Interview with Nina Retzlaff
Equality between women and men, the elimination of any type of discrimination against women and the promotion of women’s rights are enshrined in a number of international conventions and commitments. Gender Equality is on itself one of the UN’s Sustainable Development Goals, but women’s empowerment is actually paramount if we aim to reach any sustainable and inclusive development targets.
While great progress has been made in the women’s and girls’ empowerment agenda, many gaps still remain. From presence in political office – women represent only 24% of national parliaments – to access to the labour market – in 18 countries, husbands can legally prevent their wives from working – to domestic violence – one in five girls experienced some kind of physical or sexual violence in the past 12 months – there is still a lot to be done, on many fronts.
As gender equality gains more space in the development agenda, we talked to Nina Retzlaff, consultant and partner at GlobalCAD, about how the issue has evolved and what is lacking to push the agenda even further, particularly in a development context.
1. Gender is one of Global CAD’s core areas of expertise. Could you summarise what kinds of projects we usually work on within this area?
Gender is usually a cross-cutting topic in our work. While we don’t focus so much on projects with a gender scope, women’s empowerment is a component of projects focused on other work areas such as green economy and climate change or private sector partnerships. For instance, we are working right now on a climate change evaluation in Costa Rica where gender is one of the aspects we need to take into account. It has been interesting to see how this has been more and more the case, both on projects commissioned by the public and by the private sector.
When we do work on a project specifically focused on gender, it tends to be focused on women’s social and economic empowerment – simply because this is more within the scope of our work.
2. Over the past 10 years working at GlobalCAD, how has the gender equality agenda evolved in the development context?
I would say that the Sustainable Development Goals (SDGs) have definitely made the issue more prominent. Since the SDGs, a gender perspective has become more requested by our clients and this aspect has been more integrated into projects of big donor organizations that we usually implement.
It has been very interesting to see how areas that typically would not include a gender perspective are incorporating it as a success indicator. For instance, we just had a project on a very technical area – coastal hazards – in which we had to integrate a gender study. This was not so much the case in the past.
3. Could you name one or a few projects that were very well implemented? What is really working?
We did one very interesting project with UN Women a few years ago. Obviously they are much more specialised on the topic but it was quite impressive to see how game changing it was. We were part of an evaluation project for an online platform called Empower Women. At first I thought an online platform couldn’t do much for gender equality, it just wouldn’t be able to bring that much change. But then the approach was not only to gather stakeholders around the platform but mostly to work with people on the ground all around the world to encourage young people to be “gender champions” in their own communities. It was a bottom up approach, so you could see the motivation of a lot of young women – and men – around the topic. It is a knowledge platform so it is used to share important information like regulations and policies, but also to share experiences, best practices and it really generates a lot of offline engagement and action.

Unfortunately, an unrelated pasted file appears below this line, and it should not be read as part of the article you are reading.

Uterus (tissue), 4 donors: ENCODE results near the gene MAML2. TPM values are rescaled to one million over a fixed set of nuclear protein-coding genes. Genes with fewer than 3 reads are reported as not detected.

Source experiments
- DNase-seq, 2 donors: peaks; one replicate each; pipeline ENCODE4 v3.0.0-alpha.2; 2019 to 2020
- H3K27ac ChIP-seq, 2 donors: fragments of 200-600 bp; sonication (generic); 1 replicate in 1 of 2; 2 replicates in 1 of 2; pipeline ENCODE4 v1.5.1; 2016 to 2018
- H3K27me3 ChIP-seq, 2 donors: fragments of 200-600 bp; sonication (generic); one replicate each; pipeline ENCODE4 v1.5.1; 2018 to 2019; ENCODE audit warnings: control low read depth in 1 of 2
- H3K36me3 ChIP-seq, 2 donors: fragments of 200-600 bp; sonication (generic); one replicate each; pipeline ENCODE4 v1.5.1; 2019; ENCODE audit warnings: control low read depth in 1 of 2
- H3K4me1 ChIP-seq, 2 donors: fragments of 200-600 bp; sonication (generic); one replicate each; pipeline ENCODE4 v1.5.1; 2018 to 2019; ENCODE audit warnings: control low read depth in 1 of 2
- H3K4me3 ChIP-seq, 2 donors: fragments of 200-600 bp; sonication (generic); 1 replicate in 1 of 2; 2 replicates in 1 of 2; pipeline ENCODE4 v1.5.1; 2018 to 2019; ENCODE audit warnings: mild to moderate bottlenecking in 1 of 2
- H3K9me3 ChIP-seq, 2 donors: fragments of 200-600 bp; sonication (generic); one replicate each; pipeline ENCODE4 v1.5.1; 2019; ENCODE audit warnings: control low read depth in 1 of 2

4. You mentioned GlobalCAD’s scope of work is often focused on economic and social development. How can gender inclusive initiatives support economic activities, especially in developing countries?
Gender equality in a context of economic development has many different dimensions – it can have a huge impact on the national, the community and the family or the individual level. The idea behind promoting women’s economic empowerment is of course to give women a voice, to support them to be self reliant and independent. But it’s also to boost a country’s economic potential. Women account for 50% of the population, and in many countries they are restricted to household chores and don’t have access to the labor market. Basically half of the population is not participating in the job market. There is a huge untapped economic potential in those countries.
5. What is still lacking to push the agenda forward and really bring about change? What kinds of projects would you like to see more?
Unfortunately I feel that sometimes, and especially in projects that are not specifically focused on gender, but have it as an additional component, it is not so much about really making a change, but more about ticking a box. The issue is that there is often a lack of expertise installed in the institutions that work in more technical topics and they don’t really know how to effectively implement women empowerment initiatives.
I believe organisations would either have to do a lot of capacity building or integrate gender experts into their core team to be able to effectively implement policies and best practices on a daily basis. From a consultant point of view, I think it would be interesting to work more often in the stage that comes after the initial assessment and recommendations – I would like to be more involved in the implementation, which is where I see capacities are often lacking to make change happen.
Click here to download a pdf with more information about GlobalCAD’s approach to women’s empowerment and gender equality.